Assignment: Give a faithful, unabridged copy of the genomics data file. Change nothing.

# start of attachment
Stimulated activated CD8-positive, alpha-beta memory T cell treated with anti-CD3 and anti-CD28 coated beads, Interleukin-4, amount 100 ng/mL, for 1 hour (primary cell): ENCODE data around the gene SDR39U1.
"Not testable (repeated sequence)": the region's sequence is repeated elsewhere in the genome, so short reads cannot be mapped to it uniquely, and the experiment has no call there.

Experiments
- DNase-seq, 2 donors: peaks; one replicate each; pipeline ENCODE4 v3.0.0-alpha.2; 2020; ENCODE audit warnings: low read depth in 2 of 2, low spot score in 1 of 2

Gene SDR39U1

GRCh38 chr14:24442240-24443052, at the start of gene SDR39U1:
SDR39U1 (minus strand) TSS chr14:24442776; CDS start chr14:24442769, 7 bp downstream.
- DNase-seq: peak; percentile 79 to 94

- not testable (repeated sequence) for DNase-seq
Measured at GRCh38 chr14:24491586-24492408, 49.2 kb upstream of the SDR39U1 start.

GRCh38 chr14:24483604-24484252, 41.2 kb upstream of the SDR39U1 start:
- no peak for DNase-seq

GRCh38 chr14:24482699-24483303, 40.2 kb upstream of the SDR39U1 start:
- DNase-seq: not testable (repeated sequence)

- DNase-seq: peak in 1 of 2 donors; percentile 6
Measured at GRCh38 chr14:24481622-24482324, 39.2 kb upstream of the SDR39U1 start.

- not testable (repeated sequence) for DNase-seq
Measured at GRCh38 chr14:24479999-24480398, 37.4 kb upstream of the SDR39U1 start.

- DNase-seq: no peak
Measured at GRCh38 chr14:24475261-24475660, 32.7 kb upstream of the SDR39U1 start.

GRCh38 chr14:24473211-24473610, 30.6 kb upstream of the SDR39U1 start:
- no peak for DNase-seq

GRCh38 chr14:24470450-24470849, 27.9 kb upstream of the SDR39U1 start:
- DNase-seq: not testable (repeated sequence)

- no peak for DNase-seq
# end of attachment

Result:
Stimulated activated CD8-positive, alpha-beta memory T cell treated with anti-CD3 and anti-CD28 coated beads, Interleukin-4, amount 100 ng/mL, for 1 hour (primary cell): ENCODE data around the gene SDR39U1.
"Not testable (repeated sequence)": the region's sequence is repeated elsewhere in the genome, so short reads cannot be mapped to it uniquely, and the experiment has no call there.

Experiments
- DNase-seq, 2 donors: peaks; one replicate each; pipeline ENCODE4 v3.0.0-alpha.2; 2020; ENCODE audit warnings: low read depth in 2 of 2, low spot score in 1 of 2

Gene SDR39U1

GRCh38 chr14:24442240-24443052, at the start of gene SDR39U1:
SDR39U1 (minus strand) TSS chr14:24442776; CDS start chr14:24442769, 7 bp downstream.
- DNase-seq: peak; percentile 79 to 94

- not testable (repeated sequence) for DNase-seq
Measured at GRCh38 chr14:24491586-24492408, 49.2 kb upstream of the SDR39U1 start.

GRCh38 chr14:24483604-24484252, 41.2 kb upstream of the SDR39U1 start:
- no peak for DNase-seq

GRCh38 chr14:24482699-24483303, 40.2 kb upstream of the SDR39U1 start:
- DNase-seq: not testable (repeated sequence)

- DNase-seq: peak in 1 of 2 donors; percentile 6
Measured at GRCh38 chr14:24481622-24482324, 39.2 kb upstream of the SDR39U1 start.

- not testable (repeated sequence) for DNase-seq
Measured at GRCh38 chr14:24479999-24480398, 37.4 kb upstream of the SDR39U1 start.

- DNase-seq: no peak
Measured at GRCh38 chr14:24475261-24475660, 32.7 kb upstream of the SDR39U1 start.

GRCh38 chr14:24473211-24473610, 30.6 kb upstream of the SDR39U1 start:
- no peak for DNase-seq

GRCh38 chr14:24470450-24470849, 27.9 kb upstream of the SDR39U1 start:
- DNase-seq: not testable (repeated sequence)

- no peak for DNase-seq